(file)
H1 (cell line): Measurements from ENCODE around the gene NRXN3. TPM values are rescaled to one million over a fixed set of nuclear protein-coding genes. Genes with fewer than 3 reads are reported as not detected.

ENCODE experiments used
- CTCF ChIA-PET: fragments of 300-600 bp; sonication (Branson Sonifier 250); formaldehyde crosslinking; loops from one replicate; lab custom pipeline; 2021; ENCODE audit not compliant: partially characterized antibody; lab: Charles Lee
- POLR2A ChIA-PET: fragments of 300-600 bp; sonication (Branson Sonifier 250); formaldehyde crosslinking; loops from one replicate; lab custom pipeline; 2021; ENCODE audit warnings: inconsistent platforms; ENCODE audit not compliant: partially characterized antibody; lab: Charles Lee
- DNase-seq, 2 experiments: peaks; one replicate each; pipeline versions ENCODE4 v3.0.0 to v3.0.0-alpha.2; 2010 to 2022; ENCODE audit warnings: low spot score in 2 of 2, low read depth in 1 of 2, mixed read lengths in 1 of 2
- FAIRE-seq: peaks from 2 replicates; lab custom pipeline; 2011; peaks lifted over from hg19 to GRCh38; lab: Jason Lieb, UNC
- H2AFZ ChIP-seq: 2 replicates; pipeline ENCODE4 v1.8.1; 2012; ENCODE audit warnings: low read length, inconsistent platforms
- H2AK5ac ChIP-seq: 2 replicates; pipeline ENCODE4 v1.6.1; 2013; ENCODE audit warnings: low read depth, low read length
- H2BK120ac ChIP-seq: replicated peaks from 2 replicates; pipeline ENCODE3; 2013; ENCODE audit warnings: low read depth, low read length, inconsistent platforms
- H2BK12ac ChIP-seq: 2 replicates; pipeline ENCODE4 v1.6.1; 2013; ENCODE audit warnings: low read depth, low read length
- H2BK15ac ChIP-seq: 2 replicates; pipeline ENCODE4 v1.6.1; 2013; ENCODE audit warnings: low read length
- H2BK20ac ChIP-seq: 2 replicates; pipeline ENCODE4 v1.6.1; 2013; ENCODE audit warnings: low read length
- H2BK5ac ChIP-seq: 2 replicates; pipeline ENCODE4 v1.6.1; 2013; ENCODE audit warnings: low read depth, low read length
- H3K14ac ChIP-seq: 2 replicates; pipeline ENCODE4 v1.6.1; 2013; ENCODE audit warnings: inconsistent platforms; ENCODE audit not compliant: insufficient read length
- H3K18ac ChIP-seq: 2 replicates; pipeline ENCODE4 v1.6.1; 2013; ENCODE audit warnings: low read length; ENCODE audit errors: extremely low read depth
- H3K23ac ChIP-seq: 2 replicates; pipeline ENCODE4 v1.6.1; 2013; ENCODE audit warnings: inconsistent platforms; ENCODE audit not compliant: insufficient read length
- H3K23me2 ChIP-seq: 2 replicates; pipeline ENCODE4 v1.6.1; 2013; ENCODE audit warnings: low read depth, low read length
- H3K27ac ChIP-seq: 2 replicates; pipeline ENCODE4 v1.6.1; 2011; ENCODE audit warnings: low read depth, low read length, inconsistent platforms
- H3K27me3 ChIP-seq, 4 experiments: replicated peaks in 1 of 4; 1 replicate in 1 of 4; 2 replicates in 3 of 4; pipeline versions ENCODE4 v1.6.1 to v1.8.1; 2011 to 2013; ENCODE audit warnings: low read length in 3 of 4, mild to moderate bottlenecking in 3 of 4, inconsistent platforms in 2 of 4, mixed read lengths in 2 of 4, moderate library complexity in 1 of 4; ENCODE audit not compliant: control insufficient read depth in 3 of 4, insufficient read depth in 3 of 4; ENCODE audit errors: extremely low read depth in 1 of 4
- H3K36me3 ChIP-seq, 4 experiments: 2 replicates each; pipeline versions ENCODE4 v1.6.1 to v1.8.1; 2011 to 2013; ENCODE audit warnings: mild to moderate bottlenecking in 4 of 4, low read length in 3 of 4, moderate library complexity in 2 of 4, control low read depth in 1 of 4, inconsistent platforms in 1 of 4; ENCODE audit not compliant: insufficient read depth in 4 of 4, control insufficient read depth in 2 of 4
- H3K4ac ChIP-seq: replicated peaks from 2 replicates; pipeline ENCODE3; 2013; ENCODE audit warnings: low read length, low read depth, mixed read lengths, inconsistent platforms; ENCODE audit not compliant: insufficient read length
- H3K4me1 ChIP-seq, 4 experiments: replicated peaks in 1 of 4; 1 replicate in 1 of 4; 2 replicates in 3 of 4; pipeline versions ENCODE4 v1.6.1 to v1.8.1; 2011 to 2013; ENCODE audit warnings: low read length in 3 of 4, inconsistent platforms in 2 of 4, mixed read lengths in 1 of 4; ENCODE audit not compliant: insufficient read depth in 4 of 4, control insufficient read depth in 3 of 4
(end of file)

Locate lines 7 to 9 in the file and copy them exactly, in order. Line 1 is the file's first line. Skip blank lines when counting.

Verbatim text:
- H2AFZ ChIP-seq: 2 replicates; pipeline ENCODE4 v1.8.1; 2012; ENCODE audit warnings: low read length, inconsistent platforms
- H2AK5ac ChIP-seq: 2 replicates; pipeline ENCODE4 v1.6.1; 2013; ENCODE audit warnings: low read depth, low read length
- H2BK120ac ChIP-seq: replicated peaks from 2 replicates; pipeline ENCODE3; 2013; ENCODE audit warnings: low read depth, low read length, inconsistent platforms